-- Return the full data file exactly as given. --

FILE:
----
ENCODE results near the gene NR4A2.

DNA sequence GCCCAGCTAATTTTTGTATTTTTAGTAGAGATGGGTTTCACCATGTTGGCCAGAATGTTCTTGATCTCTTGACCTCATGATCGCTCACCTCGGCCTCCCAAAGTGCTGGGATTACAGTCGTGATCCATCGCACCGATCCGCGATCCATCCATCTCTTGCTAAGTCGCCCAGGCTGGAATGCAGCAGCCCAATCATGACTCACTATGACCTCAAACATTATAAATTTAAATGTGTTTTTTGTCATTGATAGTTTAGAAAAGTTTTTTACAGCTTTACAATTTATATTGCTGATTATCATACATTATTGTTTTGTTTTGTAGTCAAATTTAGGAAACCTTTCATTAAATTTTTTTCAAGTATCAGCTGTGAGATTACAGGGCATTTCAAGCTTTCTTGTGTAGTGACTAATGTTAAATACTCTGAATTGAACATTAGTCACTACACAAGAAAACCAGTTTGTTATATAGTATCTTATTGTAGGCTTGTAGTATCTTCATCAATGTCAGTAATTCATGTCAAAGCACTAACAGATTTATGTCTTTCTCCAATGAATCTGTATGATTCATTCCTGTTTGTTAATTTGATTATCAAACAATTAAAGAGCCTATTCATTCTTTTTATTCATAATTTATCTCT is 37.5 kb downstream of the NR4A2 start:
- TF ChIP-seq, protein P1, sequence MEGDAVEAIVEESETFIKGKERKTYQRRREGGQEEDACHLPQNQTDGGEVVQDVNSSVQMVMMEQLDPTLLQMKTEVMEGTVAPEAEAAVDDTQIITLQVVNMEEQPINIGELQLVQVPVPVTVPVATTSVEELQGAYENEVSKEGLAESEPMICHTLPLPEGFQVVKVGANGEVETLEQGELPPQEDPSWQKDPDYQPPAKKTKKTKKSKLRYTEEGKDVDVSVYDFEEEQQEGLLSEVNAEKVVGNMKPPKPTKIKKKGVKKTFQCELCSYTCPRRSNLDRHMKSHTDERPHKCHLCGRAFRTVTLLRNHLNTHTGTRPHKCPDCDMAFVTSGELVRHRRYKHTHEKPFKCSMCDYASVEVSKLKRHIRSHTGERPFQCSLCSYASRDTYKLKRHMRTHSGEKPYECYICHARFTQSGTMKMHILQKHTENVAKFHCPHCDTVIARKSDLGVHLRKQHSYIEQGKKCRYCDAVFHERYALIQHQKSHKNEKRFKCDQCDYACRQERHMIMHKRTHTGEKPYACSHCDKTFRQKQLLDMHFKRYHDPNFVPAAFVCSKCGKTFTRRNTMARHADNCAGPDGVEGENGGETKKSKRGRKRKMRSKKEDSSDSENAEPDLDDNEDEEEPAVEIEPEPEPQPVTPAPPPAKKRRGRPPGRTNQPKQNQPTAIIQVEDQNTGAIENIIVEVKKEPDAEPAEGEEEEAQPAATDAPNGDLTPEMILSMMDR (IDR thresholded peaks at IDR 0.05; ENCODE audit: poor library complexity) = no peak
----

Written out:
ENCODE results near the gene NR4A2.

DNA sequence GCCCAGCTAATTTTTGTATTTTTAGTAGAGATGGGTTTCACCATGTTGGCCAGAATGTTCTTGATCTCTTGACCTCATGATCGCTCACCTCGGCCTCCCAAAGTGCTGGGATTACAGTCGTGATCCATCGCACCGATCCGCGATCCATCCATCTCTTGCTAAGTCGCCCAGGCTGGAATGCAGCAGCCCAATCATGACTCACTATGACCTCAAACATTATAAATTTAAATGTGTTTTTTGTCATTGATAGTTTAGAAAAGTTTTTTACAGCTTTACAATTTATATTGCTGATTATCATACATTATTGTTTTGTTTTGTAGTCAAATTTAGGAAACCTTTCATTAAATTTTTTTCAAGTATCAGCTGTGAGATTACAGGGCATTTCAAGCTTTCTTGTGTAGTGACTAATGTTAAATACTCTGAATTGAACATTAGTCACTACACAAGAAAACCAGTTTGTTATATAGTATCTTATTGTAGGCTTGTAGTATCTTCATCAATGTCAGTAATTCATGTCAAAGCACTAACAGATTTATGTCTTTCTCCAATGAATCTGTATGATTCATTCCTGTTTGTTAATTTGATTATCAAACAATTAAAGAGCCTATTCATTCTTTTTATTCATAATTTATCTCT is 37.5 kb downstream of the NR4A2 start:
- TF ChIP-seq, protein P1, sequence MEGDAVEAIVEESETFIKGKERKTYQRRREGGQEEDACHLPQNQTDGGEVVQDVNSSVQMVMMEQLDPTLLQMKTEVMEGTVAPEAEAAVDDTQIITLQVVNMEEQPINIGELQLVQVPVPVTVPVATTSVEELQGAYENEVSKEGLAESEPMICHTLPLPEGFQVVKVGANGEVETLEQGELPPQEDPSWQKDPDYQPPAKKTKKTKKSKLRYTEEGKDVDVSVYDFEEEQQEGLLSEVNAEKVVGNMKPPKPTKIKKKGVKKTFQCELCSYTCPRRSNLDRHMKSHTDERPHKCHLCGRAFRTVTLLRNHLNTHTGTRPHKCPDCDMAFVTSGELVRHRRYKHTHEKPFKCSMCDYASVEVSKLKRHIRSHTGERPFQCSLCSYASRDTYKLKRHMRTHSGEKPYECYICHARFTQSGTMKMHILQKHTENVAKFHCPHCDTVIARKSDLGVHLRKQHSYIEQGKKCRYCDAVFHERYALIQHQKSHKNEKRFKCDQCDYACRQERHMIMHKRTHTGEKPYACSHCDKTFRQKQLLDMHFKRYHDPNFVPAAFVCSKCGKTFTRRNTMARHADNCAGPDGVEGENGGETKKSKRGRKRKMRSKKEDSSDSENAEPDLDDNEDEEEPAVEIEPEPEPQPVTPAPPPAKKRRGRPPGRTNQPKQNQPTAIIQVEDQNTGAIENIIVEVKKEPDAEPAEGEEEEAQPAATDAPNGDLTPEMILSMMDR (IDR thresholded peaks at IDR 0.05; ENCODE audit: poor library complexity) = no peak